12 Sep 2019
Moving On! Tour: Blossom Music Center, Cuyahoga Falls, OH, September 10, 2019
“Soundcheck for the Deaf” – A video clip today, several days in the making: This is from our recent show in Toronto. We wanted to expose you to what the VIP ticket buyers’ soundcheck experience is really like. Besides having down-front seats and our mini-museum experience, you get to watch us work, which is often really fun. It’s certainly different, a non-performance approach to test out the sound of each room and adjust for it. The band is casual, relaxed and loose; there are jokes, questions, instrumental noodling, and discussion of what songs will be in the show tonight. You’ve seen enough video of the songs here or in-person, so we’re showing you the working side of things.
You’ll see Roger guide the band and crew through some key points; balances of their voices, the band playing to the original keyboard tracks, equipment tests, and some instrumental noodling. The crew and photographer wander freely in and out. Our camera is positioned to the side of the stage, so it doesn’t capture the truer sound in the middle (better drum and guitar sounds there) but it functions enough for what we want to show here. Enjoy . . .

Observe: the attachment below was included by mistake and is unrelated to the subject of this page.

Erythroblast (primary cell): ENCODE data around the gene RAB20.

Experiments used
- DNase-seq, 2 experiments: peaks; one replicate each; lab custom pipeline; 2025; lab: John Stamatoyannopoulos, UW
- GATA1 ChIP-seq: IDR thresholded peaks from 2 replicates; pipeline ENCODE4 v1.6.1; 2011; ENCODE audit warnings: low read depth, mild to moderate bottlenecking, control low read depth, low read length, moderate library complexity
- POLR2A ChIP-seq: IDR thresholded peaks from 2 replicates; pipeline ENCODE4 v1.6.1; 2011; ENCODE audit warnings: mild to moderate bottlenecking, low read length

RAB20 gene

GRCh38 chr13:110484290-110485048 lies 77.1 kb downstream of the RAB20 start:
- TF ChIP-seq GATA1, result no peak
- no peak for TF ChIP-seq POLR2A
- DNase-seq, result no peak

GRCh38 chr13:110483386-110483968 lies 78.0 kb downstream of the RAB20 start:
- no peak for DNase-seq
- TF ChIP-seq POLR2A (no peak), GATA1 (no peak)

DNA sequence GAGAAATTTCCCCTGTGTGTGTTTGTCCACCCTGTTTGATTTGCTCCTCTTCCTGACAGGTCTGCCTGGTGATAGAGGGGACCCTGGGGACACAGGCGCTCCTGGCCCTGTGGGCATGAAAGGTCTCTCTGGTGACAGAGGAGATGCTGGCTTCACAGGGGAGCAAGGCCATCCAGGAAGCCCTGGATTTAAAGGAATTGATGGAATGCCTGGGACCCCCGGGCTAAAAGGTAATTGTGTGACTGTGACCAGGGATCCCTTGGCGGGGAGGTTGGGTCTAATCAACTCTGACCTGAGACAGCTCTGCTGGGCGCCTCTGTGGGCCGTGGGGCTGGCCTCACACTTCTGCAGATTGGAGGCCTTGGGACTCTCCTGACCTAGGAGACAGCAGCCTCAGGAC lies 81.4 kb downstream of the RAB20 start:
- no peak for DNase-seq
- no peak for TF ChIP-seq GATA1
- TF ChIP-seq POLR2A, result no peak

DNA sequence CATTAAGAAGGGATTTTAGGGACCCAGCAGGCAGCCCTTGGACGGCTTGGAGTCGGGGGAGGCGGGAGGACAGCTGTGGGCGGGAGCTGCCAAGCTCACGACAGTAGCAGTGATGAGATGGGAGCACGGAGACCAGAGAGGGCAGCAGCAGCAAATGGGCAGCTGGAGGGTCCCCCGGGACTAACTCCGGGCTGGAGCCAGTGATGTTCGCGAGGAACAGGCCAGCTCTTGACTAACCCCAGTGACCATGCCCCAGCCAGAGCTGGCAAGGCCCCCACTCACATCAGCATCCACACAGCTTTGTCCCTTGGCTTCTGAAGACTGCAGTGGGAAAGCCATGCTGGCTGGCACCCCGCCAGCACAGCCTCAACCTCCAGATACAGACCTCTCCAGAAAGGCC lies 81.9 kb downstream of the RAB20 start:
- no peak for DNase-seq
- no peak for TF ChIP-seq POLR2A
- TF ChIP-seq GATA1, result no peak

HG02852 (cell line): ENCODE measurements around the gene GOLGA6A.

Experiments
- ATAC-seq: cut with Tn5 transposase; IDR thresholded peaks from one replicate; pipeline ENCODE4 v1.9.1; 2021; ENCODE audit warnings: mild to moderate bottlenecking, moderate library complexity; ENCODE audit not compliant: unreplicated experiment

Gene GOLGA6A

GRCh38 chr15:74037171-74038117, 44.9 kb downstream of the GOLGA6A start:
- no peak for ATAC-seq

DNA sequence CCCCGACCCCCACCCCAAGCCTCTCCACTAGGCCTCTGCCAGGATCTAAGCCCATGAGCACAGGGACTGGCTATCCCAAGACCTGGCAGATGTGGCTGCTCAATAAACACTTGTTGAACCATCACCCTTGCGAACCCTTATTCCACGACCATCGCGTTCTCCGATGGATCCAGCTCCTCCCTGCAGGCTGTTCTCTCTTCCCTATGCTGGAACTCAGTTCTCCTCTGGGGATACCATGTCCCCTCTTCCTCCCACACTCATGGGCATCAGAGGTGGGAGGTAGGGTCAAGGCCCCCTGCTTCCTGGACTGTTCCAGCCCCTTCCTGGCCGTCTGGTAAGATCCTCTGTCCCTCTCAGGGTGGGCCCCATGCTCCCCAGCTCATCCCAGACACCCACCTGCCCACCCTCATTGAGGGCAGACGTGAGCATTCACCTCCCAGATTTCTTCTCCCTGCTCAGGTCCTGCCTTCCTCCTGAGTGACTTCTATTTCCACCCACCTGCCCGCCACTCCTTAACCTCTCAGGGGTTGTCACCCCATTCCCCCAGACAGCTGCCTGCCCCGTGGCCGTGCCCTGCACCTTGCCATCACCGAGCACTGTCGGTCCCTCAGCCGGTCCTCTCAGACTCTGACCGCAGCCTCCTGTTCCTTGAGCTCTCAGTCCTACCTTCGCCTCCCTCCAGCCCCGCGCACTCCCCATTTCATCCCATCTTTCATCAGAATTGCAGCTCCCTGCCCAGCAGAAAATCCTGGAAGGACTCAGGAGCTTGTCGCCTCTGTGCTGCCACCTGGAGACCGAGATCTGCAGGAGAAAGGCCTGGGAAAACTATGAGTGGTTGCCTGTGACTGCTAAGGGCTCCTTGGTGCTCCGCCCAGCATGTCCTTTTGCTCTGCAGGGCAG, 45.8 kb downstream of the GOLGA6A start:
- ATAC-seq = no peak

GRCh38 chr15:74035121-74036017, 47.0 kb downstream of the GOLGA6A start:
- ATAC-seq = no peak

And now on with today’s Backstage Blog . . . here we are in Cuyahoga Falls, Ohio at the beautiful Blossom Music Center.
Above: Our limo drivers enjoying the late summer weather
What a gorgeous place for a concert! Especially in this weather, which turns out to be a balmy Summer eve.
Cuyahoga Falls is a woodsy area in Ohio, between Akron and Cleveland. Both cities have a significant amount of rock credibility, and this venue shares an audience from those towns and any neighboring areas. Plus our usual cadre of traveling Who fans who go to almost any show they can attend – anywhere in the world!
“Such a beautiful building, and place to see a concert. Enjoy the outdoors” Pete hailed the audience as they came on. We’d spent the day setting up and getting used to this – a bit of a challenge as the sculpted wood and concrete structures here are tighter than most spaces we play. We just barely fit it all in, and without much room to move in doing so. At least it fits; the orchestra riser platforms are just inches from the wooden walls.
During soundcheck today, the VIPs hear Pete announce a warning; he was not turned up fully but felt his sound was already bouncing back a lot – an echo from the wooden roof above. Our soundman (for two shows) is Chopper (aka Chris Morrison) who is handling the mix desk while our main man Robert Collins is away. Chopper replied that it’s like a giant acoustic horn, as it was likely built to amplify the sound of a symphony or less-electric ensemble than ours. The small VIP group boo’ed – they wanted Pete to turn up (of course) but he’s aware of the results that would cause. Luckily, as soundcheck went on, it turns out the bounce is not so bad – and soon bodies would fill the seats and soak up much of the reflected sound, so . . . maybe?